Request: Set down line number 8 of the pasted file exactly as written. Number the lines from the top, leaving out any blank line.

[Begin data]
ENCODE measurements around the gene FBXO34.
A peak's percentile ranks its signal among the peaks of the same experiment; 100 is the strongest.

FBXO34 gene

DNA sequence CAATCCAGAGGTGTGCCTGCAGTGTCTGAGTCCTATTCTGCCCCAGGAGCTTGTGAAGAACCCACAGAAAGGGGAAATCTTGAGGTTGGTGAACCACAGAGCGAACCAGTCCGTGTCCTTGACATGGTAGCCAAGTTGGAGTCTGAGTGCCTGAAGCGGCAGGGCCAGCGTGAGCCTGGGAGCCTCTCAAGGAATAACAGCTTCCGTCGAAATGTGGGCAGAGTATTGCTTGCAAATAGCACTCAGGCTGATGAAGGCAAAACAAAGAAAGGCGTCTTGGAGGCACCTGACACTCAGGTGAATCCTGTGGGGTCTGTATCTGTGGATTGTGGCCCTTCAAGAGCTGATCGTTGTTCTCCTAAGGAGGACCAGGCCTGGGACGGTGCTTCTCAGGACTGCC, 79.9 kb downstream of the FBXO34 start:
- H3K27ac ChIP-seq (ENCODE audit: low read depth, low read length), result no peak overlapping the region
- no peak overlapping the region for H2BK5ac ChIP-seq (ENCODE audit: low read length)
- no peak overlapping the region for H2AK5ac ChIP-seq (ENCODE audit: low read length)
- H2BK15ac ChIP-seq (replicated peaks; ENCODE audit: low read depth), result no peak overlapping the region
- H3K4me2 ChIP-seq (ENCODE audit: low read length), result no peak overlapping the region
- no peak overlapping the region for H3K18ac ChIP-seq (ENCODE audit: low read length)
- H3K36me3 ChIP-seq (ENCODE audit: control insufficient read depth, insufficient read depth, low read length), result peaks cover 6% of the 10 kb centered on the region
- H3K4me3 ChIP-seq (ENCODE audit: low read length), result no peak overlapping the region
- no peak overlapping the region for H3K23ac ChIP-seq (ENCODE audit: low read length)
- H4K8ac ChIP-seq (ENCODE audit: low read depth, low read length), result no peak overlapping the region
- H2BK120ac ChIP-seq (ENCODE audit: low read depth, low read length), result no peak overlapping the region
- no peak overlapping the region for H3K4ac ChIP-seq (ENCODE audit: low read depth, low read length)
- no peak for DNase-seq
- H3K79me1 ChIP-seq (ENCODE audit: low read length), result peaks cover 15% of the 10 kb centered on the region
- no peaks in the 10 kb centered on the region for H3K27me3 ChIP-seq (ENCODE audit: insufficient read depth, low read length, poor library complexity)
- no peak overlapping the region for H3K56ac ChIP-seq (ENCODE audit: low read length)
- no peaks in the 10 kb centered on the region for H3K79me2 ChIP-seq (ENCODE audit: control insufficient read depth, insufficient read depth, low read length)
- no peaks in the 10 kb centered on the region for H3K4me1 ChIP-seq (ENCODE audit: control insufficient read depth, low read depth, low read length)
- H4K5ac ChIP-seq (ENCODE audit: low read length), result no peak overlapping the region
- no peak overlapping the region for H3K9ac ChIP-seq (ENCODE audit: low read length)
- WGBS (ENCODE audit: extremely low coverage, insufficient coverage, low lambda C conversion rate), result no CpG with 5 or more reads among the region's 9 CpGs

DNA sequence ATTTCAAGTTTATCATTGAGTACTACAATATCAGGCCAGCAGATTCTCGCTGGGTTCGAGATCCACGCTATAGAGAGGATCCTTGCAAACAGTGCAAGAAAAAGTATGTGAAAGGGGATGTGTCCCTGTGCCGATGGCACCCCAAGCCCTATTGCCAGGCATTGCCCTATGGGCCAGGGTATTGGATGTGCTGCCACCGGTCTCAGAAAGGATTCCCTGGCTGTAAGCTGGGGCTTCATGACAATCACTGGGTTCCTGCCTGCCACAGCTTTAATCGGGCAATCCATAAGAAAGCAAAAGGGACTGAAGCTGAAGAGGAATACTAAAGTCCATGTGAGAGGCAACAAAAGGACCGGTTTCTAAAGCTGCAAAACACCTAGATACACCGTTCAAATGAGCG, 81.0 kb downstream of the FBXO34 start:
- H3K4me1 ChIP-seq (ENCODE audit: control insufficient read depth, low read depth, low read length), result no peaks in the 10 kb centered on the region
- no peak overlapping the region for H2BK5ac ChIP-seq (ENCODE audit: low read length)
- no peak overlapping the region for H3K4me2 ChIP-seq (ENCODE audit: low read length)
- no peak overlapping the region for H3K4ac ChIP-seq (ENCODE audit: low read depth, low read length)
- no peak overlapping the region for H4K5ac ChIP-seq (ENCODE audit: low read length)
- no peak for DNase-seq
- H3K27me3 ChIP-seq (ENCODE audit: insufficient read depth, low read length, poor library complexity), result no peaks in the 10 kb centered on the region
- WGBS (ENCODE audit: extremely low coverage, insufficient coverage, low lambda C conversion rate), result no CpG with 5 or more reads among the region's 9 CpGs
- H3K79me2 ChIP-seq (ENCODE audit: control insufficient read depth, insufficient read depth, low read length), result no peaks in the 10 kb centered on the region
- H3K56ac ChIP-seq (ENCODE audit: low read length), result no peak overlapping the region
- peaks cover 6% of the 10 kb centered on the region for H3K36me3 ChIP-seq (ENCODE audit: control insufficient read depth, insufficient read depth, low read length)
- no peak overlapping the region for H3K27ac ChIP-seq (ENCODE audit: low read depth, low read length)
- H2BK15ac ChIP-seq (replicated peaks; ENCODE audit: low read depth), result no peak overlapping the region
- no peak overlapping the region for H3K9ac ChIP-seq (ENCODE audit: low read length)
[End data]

- H2BK15ac ChIP-seq (replicated peaks; ENCODE audit: low read depth), result no peak overlapping the region